This exhibition draws attention to the late-1960s film and media installations of Argentinean artist David Lamelas (b. Buenos Aires, 1946) at a moment when they can speak with renewed urgency. Exhibiting Mediality reconstructs and recontextualizes a seminal work from this period to address the conditions under which images are produced and decoded; to consider what it means to exhibit not the image, but mediation. The concept of exhibiting pure mediality/mediation is further explored through collaborations with the University Archive and Records Center, and the Department of English and Film Studies, University of Pennsylvania, and International House, Philadelphia. This exhibition is organized by ICA’s 2003-2004 Whitney-Lauder Curatorial Fellow Tanya Leighton.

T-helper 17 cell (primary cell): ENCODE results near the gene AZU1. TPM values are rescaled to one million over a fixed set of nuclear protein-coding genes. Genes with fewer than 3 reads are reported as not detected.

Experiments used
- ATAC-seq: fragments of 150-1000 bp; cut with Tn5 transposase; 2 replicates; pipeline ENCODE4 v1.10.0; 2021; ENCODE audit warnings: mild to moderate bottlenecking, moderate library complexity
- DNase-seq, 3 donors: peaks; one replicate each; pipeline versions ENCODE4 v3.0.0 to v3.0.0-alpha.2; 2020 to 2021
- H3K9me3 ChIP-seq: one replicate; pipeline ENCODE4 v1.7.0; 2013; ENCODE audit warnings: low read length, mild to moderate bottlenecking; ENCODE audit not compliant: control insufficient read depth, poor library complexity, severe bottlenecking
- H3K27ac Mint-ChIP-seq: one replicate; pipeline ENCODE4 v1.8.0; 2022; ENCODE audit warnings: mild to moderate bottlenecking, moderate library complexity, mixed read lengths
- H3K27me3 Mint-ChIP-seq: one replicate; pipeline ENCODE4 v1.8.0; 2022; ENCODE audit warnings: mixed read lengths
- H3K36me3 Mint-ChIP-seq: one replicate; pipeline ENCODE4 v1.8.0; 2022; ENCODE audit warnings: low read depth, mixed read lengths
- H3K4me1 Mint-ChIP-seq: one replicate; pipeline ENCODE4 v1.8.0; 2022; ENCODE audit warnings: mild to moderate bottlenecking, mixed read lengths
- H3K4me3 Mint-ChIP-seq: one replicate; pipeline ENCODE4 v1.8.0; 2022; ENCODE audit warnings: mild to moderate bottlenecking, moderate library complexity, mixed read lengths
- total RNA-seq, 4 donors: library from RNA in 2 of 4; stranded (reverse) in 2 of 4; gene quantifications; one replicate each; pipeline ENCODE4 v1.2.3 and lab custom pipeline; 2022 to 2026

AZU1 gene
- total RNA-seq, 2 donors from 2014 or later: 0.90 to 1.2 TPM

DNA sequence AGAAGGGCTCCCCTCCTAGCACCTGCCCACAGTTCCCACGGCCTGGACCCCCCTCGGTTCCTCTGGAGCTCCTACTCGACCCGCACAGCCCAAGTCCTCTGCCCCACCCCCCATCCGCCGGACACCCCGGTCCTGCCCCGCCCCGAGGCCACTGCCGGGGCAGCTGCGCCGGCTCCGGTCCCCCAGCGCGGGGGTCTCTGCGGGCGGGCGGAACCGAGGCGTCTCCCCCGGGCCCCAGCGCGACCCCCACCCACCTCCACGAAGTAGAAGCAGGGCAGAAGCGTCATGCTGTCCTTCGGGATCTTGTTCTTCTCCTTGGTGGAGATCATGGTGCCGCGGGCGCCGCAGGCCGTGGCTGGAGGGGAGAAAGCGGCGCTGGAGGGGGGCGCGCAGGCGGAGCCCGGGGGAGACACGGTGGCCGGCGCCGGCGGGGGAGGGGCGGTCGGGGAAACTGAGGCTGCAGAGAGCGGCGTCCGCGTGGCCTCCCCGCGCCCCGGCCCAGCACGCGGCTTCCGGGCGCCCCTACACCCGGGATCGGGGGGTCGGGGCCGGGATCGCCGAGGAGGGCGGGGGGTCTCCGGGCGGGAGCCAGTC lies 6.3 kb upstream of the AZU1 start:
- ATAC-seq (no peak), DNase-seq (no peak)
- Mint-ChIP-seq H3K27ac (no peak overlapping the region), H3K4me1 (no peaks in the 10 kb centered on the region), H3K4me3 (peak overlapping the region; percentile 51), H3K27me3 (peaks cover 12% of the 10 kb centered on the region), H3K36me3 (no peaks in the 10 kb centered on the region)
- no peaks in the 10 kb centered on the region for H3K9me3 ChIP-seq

David Lamelas is a pioneer of the radical repositioning of sculpture in the sixties and seventies that abandoned traditional definitions of sculpture, displacing its materials and modes of production. In doing so a redefinition of the status of art and its “sites of display” took place. Situated within an emerging aesthetic of institutional critique (that addressed conditions of spectator behavior as forms of social experience within the public institution of art), and opposed to the false neutrality of minimalist sculpture, Lamelas’ sought to analyze art as a means of communication, relating it to how information was conveyed by the film and television industry, and to the discourses around public space and media technology. In light of current discussions on the relationship between cinema, art, the media, and politics, his work re-presented thirty years later has lost none of its relevance.